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April 24th, 2014 marks the 450th birth anniversary of William Shakespeare.

Just thought of sharing some pictures from Stratford-upon-Avon. A timely tit-bit here – Avon, in old Welsh just meant “river”. So there are several Avons in England – and similarly there are several towns named Stratford. Shakespeare’s Stratford is on the banks of a river, and that’s how it ended up being called “Stratford-upon-Avon”.

The “Avon” in Stratford:


Stratford, Main Street:



Is Shakespeare still alive? A street performer:

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The main attraction at Stratford, obviously is the well preserved house where Shakespeare lived. It’s been converted to a very busy tourist place.

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Side view of Shakespeare’s house:

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Inside one of the rooms of the house:




Shakespeare’s father was a rich tanner by profession and was a rich man. Some leather in process, to bring back those times:

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Inside one of the bedrooms:

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How can you exit a “touristy” place, without entering the Gift Shop :) ?

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William Shakespeare

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p.s:How I wish we had similar memorials to artists and poets in India! Unfortunately we don’t seem to copy the good things from the West. For an example of how we have messed up, read here, and here.

This article by archaeologist Andrew Lawler has appeared in the January 2013 issue of the Archaeology magazine.  According to this article, the so-called Buddhist stupa in Mohenjo-Daro might have been a structure from much earlier than Buddhist times.  Read the article in the following link for more details:


It’s almost one century since the remains of Mohenjo-Daro were unearthed for the first time – but it certainly it still holds many secrets of Indian civilization!


Most ancient civilizations flourished in river valleys and flood plains. So when the digging for construction of a railway line in Northwestern British India revealed remains of an ancient civilization, archaeologists were not very surprised! Since the first two sites found were Harappa, and Mohen-jo-Daro, in the vicinity of the river Indus (Sindhu) and it’s tributaries, the civilization came to be known as the Harappa civilization or the Indus valley civilization.

Detailed excavations at these sites revealed that these indeed were huge cities with remains of several layers of city living, with the latest layers dated from around 2000 years before Christ, and the oldest, to about 3500 years before Christ.

A View of Mohen-jo-Daro

A View of Mohen-jo-Daro

Detailed excavations at these sites revealed that these indeed were huge cities with remains of several layers of city living, with the latest layers dated from around 2000 years before Christ, and the oldest, to about 3500 years before Christ.

The cities of Mohenjo-daro and Harappa, as well as other smaller sites that were found later on, were very well planned with streets running at right angles, and laid with burnt bricks. The cities and had a sanitary system of well connected drains to carry the waste from every house.  The sites from this civilization occupied a vast area spread across in an area that now corresponds to parts of Afghanistan, Pakistan and India.  19th century Indologists and archaeologists postulated that invading nomads from central Asia brought this civilization to an abrupt end, since most the sites showed a decline around about 1800-1500 BC, with no continued habitation in those locations.


As more sites were found by  archaeologists, they observed something strange found more and more sites, they found a strange thing.  A vast majority of them were in the area that now comprises of the Thar desert, far from the Sindhu (Indus) river system of Punjab, but along a dry river bed, what is now called as the Hakra or Ghaggar river. The Ghaggar is a seasonal stream which flows for a few months and which ultimately dries up in the desert without reaching the sea! This was a perplexing indeed.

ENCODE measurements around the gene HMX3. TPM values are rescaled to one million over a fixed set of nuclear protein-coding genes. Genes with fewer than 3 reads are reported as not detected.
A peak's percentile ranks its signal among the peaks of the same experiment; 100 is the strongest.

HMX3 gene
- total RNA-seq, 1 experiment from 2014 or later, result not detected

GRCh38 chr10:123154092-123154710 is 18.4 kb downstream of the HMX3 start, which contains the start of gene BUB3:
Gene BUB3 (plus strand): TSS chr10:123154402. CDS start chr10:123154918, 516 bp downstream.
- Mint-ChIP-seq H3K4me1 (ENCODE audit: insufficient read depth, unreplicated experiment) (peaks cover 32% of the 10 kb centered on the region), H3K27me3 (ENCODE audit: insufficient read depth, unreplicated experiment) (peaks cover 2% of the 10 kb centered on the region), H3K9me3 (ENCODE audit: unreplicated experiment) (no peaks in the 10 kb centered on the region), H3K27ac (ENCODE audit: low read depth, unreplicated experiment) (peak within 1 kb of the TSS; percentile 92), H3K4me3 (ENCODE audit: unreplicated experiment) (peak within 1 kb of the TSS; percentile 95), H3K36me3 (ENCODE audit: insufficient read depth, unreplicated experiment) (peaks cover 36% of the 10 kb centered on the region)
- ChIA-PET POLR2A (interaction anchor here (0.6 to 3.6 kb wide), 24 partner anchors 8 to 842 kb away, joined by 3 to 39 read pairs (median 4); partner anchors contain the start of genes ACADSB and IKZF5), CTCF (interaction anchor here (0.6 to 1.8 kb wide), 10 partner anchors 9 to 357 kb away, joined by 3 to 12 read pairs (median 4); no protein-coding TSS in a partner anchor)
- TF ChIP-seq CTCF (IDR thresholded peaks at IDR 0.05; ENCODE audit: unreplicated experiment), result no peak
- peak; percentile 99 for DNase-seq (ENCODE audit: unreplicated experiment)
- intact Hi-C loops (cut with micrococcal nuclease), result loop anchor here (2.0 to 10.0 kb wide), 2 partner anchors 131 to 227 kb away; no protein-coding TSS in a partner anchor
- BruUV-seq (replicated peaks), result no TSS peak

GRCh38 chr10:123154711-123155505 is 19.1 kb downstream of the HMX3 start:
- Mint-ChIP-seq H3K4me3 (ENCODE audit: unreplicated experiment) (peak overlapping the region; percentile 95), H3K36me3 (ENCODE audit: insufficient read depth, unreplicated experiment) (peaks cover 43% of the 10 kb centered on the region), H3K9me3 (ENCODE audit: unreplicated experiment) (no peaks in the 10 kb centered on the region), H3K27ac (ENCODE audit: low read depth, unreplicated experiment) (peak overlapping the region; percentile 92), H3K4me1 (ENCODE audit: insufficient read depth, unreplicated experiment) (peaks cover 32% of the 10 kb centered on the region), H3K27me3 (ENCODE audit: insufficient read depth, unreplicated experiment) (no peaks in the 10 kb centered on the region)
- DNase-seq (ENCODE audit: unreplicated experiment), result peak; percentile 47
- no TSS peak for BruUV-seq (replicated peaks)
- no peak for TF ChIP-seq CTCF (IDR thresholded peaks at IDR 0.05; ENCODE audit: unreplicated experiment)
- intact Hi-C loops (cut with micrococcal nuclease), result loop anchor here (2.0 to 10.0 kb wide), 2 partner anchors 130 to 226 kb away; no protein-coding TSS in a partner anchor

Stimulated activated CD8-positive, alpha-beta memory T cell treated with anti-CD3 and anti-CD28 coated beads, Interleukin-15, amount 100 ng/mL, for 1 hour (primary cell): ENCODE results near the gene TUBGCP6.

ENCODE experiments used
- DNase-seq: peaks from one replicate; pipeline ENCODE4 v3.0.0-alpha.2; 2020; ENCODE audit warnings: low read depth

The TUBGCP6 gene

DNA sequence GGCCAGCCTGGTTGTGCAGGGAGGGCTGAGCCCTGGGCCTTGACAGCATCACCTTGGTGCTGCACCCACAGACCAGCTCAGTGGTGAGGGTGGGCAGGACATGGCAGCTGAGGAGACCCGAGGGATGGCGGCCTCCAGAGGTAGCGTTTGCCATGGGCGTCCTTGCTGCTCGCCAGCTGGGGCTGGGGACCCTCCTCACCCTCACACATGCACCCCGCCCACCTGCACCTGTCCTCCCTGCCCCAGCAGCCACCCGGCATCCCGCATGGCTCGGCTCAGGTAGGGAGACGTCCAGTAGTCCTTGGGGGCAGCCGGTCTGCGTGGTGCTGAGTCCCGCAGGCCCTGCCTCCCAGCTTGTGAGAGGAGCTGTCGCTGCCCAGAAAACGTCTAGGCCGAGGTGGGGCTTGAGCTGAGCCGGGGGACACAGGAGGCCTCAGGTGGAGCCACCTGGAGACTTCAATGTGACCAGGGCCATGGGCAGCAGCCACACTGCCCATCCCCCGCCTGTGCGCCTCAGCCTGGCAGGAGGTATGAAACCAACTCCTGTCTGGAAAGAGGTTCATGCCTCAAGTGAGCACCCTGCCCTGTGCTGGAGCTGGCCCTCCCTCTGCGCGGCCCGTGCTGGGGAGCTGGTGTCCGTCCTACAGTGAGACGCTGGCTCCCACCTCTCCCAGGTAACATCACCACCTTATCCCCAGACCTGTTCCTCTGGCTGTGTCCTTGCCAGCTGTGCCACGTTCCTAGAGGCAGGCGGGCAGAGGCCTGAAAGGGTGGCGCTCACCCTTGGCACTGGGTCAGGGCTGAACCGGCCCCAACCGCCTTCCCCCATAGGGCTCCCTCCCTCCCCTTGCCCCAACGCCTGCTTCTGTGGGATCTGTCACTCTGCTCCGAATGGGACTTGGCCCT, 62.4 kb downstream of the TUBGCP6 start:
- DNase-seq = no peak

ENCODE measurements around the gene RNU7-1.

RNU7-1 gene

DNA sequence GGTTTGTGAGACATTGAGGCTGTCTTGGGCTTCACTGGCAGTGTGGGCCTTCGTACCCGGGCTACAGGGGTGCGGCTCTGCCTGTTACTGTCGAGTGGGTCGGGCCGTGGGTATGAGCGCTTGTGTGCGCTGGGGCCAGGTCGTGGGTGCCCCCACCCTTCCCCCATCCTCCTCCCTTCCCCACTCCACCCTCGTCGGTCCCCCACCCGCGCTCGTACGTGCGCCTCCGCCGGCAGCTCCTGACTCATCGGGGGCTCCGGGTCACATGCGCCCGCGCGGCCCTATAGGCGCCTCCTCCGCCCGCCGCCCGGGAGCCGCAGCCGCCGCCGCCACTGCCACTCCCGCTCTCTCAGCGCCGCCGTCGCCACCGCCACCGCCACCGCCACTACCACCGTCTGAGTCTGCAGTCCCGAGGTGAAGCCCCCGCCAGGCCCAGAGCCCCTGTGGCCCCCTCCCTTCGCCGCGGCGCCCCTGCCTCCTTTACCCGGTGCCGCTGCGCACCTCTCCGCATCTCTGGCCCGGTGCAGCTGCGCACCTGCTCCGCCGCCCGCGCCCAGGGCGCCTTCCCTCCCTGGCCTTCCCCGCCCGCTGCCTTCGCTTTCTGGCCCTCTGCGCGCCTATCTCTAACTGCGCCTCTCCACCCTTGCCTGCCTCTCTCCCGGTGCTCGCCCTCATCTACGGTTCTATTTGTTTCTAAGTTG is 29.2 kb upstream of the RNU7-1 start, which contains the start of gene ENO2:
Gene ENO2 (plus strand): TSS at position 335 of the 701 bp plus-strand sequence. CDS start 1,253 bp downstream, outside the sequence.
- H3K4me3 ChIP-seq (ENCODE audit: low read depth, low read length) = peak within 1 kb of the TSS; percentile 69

For the solution of this problem, we have to go to ancient Indian texts called Vedas. Veda means Knowledge, derived from the verb, vid – to know, are the oldest poems in this world that are still extant. The Vedas, instead of talking about the five rivers of Punjab, spoke about “sapta sindhu” or the seven rivers, and the most important river among the seven was Saraswathi. The Rig Veda called Saraswati the “ Most beloved of mothers, the mightiest of all rivers, and the best among Goddesses.” It is also described as a river flowing from the Himalaya mountains to the ocean.  But today, the Saraswathi  river is  a small tributary to the seasonal Ghaggar.

As early as during early 1800s,  archaeologists who  had found parts of a dry river beds in the desert  had postulated a great river must have flown there. interestingly this river bed they had found  is the continuation of the Ghaggar, into which the current day Saraswathi river flows as a tributary.

The width of the dry riverbed is generally more than a mile wide, and at places it is as wide as 7-8 miles. But what was the source of the water to fill this huge river?  The current source of river Saraswathi could not have provided that vast amount of water!

Now science comes to the rescue: The satellite imagery from the late 20th century has ascertained these earlier observations. These have also confirmed the existence old river beds   belonging to two other major rivers, Yamuna, and Satluj which are now part of the Indus andSarasvati Ganges river systems, that once flowed into the old bed of now dry Ghaggar.

So what caused the drying up of Ghaggar or the historic Saraswathi? Sometime between the 6000 and 4000 years, due to tectonic movements the rivers Yamuna and Sutlej that were the main feeders for Saraswathi changed course.

The glacier fed Sutlej  moved westwards, and started flowing into the Indus river. The other glacier fed tributary of  Saraswati, the Yamuna started flowing eastward, into the Ganga river instead of Saraswathi. These events thus deprived Saraswathi a perennial water source.

Probably to support this movement of Yamuna  is the common belief held in India even today that the river Saraswathi flows as an invisible river, and joins the Ganga and Yamuna at their confluence at Prayaga (Allahabad).

With this river migration understood, we can easily understand  why there are far greater number of archaeological sites in the desert along the dry Saraswathi river compared to the Indus river valley. When the rivers migrated, the people living in the Saraswathi river area had to move to newer locations, and they did so.  There is no need to bring  in any fictitious “nomads from central Asia”  to describe a bloody and sudden ending to the civilization. Indeed a study of later archaeological sites shows that several aspects of the these sites were adapted there as well.